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Household budget and living conditions survey

The basic methodological changes of the data collection for the 2021 income reference year implemented in 2022:

I. The consumption data collection (HKF), realized by filling in the detailed household consumption diary, has been discontinued. Data were aggregated to the COICOP main group level. The source of the data is provided by the Living Conditions Data Survey for measuring household consumption. The consumption data for 2021 was collected in January 2022 by means of a retrospective survey.
II. When the EU2030 goal came into effect, the Social Protection Committee of the European Union approved the modification of certain components of the At Risk of Poverty or Social Exclusion (AROPE) indicator, which is the basis for measuring poverty. Within this framework, the calculation of the indicator of material deprivation and very low work intensity was transformed, while leaving the income poverty rate unchanged. The material and social deprivation indicator was introduced, which examines 13 items, instead of the previous 7, and in the case of the work intensity indicator, the previous age limit of 59 was raised to 64. In the tables, the poverty indicators calculated on the basis of the new methodology, with the calculation going back to 2015.
III. The recording and methodology of income has not changed.

The indicators on poverty or social exclusion are collected on the basis of Regulation (EU) No. 2019/1700 of the European Parliament and of the Council on the establishment of a common framework for European statistics on persons and households, based on data collected at the individual level, through sampling, to which belongs delegated regulation no2020/258, which regulates EU-SILC data collection from 2021. In connection with the data collection, an additional module with a changing theme is surveyed every year. Based on this regulation, Hungarian indicators are produced by the Central Statistical Office (HCSO) and forwarded to Eurostat. The indicators published by HCSO are considered preliminary data until they are validated by Eurostat.

Previous change in methodology: from 2018, the Household budget and living conditions data collection switched from the definition of the number of rooms according to the previously applied Hungarian practice to the definition of living quarters according to the EU-SILC data collection methodology. According to the latter methodology, kitchens are also considered living spaces if their area exceeds 4 square meters and they are also used for meals. From 2018, the definition of residential premises according to this international methodology serves as the basis for the calculation of the overcrowding indicator.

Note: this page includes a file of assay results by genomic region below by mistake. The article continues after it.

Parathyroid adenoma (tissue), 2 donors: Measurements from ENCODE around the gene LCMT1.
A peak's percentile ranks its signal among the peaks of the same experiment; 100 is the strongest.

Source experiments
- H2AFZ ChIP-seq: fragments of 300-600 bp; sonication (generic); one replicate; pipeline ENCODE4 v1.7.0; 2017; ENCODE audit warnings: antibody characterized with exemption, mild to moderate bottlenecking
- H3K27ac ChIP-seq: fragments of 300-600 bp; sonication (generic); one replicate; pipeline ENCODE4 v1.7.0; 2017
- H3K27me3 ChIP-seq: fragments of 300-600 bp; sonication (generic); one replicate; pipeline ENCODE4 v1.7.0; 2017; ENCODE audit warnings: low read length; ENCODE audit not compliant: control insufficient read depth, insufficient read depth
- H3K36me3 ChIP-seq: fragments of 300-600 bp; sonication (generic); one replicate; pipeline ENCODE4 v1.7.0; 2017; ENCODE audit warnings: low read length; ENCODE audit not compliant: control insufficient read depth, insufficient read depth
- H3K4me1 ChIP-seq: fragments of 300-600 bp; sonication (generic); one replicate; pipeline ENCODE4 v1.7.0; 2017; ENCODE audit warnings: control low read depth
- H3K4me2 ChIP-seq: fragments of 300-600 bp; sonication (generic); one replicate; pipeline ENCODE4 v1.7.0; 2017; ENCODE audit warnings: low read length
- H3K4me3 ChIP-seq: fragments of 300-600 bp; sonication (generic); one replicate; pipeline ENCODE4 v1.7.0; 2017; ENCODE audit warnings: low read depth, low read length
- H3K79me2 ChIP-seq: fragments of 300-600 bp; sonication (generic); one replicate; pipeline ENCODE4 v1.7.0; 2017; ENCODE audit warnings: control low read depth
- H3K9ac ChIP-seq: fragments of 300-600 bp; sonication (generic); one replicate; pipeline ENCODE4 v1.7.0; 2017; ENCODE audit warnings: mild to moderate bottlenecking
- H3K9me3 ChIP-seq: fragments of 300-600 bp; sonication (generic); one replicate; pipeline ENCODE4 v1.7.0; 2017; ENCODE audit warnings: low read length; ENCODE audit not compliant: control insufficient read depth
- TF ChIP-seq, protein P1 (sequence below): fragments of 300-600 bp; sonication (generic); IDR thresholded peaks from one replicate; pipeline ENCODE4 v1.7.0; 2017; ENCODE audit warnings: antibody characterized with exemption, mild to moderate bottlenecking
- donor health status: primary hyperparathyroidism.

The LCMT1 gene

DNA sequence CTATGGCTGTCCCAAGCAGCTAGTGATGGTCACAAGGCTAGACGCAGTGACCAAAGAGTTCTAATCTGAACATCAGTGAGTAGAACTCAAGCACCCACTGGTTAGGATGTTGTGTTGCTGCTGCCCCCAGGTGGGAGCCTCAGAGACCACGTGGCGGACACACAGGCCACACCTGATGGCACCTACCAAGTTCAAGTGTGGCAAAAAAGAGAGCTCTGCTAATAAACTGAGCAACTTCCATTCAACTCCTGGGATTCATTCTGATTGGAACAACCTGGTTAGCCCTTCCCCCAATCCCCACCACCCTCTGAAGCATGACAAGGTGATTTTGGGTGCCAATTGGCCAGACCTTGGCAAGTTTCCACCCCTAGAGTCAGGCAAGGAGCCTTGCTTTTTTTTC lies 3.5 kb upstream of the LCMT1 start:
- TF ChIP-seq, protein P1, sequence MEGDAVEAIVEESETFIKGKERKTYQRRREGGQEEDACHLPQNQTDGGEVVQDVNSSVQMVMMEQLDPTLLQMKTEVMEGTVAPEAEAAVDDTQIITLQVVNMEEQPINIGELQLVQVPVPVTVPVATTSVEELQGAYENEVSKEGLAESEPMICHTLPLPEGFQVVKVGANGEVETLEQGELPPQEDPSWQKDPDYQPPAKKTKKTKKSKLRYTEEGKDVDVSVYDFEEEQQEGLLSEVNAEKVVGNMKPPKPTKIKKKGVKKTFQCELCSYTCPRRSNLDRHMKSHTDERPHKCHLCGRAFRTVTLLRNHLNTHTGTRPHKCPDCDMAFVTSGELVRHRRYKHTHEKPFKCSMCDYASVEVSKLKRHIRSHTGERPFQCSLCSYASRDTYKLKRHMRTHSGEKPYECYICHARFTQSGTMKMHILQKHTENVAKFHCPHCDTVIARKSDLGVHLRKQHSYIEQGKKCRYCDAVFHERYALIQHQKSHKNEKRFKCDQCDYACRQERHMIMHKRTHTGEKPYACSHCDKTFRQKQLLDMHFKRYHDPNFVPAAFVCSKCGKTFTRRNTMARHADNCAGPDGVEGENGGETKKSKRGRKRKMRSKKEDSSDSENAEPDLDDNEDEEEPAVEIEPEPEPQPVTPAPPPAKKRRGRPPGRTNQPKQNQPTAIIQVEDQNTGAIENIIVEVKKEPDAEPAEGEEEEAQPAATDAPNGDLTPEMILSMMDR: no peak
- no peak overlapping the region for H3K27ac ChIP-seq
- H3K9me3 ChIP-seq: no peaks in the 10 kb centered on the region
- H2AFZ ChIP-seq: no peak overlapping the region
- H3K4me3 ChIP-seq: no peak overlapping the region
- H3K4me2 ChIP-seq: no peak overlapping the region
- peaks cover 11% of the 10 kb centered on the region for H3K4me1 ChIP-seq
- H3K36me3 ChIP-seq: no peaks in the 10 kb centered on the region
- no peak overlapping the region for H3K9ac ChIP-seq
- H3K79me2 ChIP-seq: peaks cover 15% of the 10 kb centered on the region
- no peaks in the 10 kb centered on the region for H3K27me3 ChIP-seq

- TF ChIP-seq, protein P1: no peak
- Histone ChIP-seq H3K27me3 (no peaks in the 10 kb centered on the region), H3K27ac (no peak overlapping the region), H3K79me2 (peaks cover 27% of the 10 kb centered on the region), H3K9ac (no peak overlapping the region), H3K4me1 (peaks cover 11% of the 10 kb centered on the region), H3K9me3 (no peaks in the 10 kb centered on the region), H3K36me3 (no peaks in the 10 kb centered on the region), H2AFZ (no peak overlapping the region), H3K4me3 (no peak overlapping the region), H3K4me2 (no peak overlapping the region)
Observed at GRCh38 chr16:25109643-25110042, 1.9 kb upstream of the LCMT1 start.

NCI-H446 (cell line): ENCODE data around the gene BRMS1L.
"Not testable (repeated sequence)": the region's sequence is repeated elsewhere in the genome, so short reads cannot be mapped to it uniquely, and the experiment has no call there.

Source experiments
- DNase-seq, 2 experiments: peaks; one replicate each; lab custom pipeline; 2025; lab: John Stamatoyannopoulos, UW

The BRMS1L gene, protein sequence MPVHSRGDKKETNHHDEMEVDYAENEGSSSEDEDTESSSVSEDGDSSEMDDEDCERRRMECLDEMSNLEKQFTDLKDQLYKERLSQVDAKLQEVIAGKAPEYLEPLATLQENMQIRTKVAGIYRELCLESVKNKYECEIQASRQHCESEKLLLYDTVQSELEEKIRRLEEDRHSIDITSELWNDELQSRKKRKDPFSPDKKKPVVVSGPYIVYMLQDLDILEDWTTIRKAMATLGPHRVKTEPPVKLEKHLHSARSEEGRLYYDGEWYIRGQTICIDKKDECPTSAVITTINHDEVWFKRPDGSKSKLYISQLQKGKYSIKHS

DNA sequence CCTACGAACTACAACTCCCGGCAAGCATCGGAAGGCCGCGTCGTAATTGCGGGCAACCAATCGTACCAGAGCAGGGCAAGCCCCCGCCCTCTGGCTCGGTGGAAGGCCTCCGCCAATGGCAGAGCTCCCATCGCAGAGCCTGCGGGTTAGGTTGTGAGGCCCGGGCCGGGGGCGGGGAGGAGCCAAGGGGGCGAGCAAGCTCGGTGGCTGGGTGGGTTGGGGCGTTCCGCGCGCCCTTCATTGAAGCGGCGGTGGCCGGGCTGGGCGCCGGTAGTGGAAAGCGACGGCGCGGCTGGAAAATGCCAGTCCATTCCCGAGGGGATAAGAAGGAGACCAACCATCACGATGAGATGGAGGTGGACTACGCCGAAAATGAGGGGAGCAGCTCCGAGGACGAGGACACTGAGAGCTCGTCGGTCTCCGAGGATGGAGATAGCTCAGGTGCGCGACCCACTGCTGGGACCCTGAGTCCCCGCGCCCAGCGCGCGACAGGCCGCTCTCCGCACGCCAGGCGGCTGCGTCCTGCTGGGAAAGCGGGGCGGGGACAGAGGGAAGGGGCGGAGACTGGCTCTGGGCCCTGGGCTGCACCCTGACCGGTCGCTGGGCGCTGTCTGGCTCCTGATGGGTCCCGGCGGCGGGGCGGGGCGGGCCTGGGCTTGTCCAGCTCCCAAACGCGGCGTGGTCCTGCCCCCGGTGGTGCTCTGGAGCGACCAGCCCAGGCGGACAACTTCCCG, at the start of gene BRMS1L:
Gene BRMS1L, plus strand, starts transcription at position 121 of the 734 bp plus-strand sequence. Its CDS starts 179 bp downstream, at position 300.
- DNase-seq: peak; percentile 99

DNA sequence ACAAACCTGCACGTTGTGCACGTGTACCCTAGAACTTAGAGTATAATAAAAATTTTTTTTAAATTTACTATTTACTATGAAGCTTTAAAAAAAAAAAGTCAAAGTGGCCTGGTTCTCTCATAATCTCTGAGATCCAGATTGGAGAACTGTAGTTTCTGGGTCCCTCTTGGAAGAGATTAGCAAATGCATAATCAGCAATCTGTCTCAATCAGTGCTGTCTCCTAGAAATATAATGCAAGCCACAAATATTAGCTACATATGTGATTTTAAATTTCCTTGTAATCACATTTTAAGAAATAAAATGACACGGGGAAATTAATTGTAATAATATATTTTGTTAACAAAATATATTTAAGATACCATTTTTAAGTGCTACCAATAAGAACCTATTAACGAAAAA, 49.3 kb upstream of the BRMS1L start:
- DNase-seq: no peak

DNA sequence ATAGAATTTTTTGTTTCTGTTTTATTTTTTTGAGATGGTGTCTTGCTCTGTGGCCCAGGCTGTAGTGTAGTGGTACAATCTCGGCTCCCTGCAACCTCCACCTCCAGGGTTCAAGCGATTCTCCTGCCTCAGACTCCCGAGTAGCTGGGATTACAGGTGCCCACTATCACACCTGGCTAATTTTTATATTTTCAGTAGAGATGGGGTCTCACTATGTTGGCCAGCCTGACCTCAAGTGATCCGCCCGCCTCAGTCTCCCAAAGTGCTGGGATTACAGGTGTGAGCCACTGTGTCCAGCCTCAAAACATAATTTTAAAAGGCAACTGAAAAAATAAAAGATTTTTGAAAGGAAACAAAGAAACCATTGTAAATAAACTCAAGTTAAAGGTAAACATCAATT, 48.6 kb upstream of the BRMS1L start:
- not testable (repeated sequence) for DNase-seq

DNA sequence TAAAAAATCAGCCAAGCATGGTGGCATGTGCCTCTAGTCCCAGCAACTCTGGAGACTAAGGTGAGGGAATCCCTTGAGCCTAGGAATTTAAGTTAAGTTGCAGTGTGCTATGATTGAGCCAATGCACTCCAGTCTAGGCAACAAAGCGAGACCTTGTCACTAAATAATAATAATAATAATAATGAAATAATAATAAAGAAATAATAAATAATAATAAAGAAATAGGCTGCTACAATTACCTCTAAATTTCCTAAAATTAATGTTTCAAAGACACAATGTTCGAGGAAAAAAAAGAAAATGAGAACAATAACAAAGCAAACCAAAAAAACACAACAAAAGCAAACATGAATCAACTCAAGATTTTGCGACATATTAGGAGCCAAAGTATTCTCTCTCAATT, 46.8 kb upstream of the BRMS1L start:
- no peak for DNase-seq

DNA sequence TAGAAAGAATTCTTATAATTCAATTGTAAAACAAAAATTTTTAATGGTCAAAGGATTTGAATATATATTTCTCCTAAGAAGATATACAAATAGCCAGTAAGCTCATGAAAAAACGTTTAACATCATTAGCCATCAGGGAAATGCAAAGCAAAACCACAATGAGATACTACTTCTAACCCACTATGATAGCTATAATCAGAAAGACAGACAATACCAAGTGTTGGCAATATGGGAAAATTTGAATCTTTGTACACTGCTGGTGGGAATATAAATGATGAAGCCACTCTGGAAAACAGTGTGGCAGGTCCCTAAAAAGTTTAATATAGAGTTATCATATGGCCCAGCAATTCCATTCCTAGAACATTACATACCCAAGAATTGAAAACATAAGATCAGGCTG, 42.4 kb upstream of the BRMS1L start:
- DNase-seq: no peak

Household: consists of persons who – irrespective of kinship – form a common income and consumption unit sharing completely or partly the current costs of their living.

Income deciles: deciles of the population ranked according to the annual net income per capita.

Reference person: the person with the highest income among the members of the household.

At-risk-of-poverty threshold: The threshold is set at 60% of the national median equivalised disposable income.

At-risk-of-poverty rate: The share of persons with an equivalised disposable income below the at-risk-of-poverty threshold, which is set at 60 % of the national median equivalised disposable income (after social transfers).

Severe material and social deprivation: Severe material and social deprivation refers to persons who experience at least seven of the thirteen problems listed below: they cannot afford.

1. a week of holiday away from home annually Household level
2. to face unexpected expenses,
3. to eat meat, fish or a protein equivalent every second day
4. to avoid arrears (in mortgage/house loan, rent, utility bills and/or hire purchase instalments)
5. to keep home adequately warm
6. have access to a car/van for personal use
7. to replace worn-out furniture
8. to replace worn-out clothes with new ones Personal level
9. having two pairs of properly fitting shoes (including a pair of all-weather shoes)
10. to get together with friends/family for a drink/meal at least once a month
11. to have regular leisure activities
10. to spend a small amount of money each week on themselves (pocket money)
10. having an internet connection

People living in households with very low work intensity: the proportion of people living in a household where members of working age (between 18 and 64 years) spent less than 20% of their total work potential working in the previous year. (value: 0–0.2)

People at risk of poverty or social exclusion: Share of people within the total population who are affected by one or more of the problems of at-risk-of-poverty, severe material and social deprivation or living in households with very low work intensity.

Roma nationality: From the Household Budget and Living Conditions, we only have information on the nationality of persons aged 16 years and older. We consider those people Roma who declared to have Roma nationality in either of two questions. On younger people we only have estimated data. Among people aged 15 years or younger, those are considered Roma, in whose household the majority of household members over 16 years of age declared to be of Roma nationality.

More information is available from the Meta database:

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